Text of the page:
On November 23, 1864, Colonel J.B. Moore’s division of General Smith’s command (the division of the 17th Army Corps commanded by Moore, to which the 95th belonged) departed St. Louis in a flotilla of transport ships. The 95th Illinois Volunteers had been assigned to the steamer Isabella.

The photo above is not of the Isabella, but is an image of a ship of the same time period that I believe is about the same size and operated on the same stretch of the Mississippi.

To get to Nashville, the 95th would have to steam 180 miles down the Mississippi, past Cape Girardeau, to the confluence of the Mississippi and Ohio Rivers. According to Wood, for this portion of the journey, the Mississippi “was filled with floating ice, making navigation somewhat difficult and dangerous.” The city of Cairo is just two miles up the Ohio River, and the Isabella stopped her for some time to take on coal for the rest of the journey.

Union soldiers disembarking from riverboats at Cairo

After coaling, the Isabella continued up the Ohio River for 60 miles to Smithfield (now Smithland), Kentucky, where it arrived on Sunday, November 27th, 1864.

At Smithfield, Moore’s flotilla delayed for the day to let the rest of Union fleet headed to Nashville catch up. For the remaining 190 miles to Nashville, the fleet would be navigating the relatively narrow Cumberland River. The commanders were concerned that Confederate troops and/or batteries might ambush Union ships making their way upriver to Nashville, so the ships travelled in tighter formation, kept in communication with rehearsed steam whistle signals, and were escorted by gunboat.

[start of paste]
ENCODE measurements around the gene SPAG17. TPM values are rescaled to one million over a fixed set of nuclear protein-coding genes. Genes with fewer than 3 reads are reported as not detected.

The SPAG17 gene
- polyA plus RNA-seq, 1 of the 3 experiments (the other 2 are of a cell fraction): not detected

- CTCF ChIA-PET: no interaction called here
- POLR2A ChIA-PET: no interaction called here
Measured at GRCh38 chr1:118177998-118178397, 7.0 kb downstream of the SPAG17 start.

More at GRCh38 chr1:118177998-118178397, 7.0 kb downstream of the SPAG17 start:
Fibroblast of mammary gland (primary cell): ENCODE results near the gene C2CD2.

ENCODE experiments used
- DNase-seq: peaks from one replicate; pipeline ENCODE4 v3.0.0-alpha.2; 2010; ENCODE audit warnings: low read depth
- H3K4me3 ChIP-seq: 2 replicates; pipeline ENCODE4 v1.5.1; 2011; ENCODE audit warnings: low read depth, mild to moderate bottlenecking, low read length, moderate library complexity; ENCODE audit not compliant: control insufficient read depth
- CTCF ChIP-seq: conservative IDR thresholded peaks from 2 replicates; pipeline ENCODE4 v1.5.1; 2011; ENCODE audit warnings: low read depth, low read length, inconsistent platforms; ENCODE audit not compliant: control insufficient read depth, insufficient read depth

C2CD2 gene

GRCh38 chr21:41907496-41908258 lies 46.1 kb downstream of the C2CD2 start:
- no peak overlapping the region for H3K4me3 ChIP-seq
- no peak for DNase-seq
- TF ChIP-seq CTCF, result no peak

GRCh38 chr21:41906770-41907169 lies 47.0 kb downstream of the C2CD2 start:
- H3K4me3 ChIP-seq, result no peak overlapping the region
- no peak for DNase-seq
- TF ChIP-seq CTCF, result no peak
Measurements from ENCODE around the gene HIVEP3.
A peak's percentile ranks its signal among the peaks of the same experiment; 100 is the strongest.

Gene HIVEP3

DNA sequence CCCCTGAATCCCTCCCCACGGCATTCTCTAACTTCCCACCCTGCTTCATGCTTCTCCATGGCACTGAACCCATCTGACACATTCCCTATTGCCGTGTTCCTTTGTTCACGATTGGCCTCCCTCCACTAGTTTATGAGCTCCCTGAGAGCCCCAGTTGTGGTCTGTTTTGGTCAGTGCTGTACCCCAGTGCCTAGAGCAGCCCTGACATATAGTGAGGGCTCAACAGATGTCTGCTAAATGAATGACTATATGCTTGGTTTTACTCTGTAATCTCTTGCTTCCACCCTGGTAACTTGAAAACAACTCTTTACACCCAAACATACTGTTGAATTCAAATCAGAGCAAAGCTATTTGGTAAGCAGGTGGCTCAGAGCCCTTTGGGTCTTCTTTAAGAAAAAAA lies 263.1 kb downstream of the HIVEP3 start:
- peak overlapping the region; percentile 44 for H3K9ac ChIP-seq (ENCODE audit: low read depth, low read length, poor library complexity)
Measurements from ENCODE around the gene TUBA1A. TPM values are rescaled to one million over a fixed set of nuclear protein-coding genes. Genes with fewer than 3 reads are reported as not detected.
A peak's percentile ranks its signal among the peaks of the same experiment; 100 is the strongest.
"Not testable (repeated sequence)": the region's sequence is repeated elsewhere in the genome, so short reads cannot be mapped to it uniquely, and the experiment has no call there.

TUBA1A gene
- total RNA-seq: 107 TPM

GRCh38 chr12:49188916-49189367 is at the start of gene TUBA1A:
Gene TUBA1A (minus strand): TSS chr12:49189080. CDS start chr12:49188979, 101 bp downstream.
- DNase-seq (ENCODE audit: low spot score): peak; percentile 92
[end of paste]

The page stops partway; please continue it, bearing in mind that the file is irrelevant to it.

The fleet left Smithfield on November 28th and travelled day and night without pause until they arrived safely in Nashville early in the morning of November 30th. That same day, the Confederate General Hood’s army reached Franklin (about 20 miles south of Nashville) and attacked the Union army’s fortified positions around that city, resulting in devastating losses for the Confederate forces in what is known as the Battle of Franklin.

Rather than counterattack the devastated Confederate forces, the Union commander, Major General John M. Schofeld ordered a continuation of the planned, orderly withdrawl of Union forces north to Nashville.

Hood’s army pursued the victorious but retreating Union forces north to Nashville, and on December 1, 1864—one day after the Union fleet arrived—Hood planted a battery and effected a blockade of the Cumberland River above and below Nashville.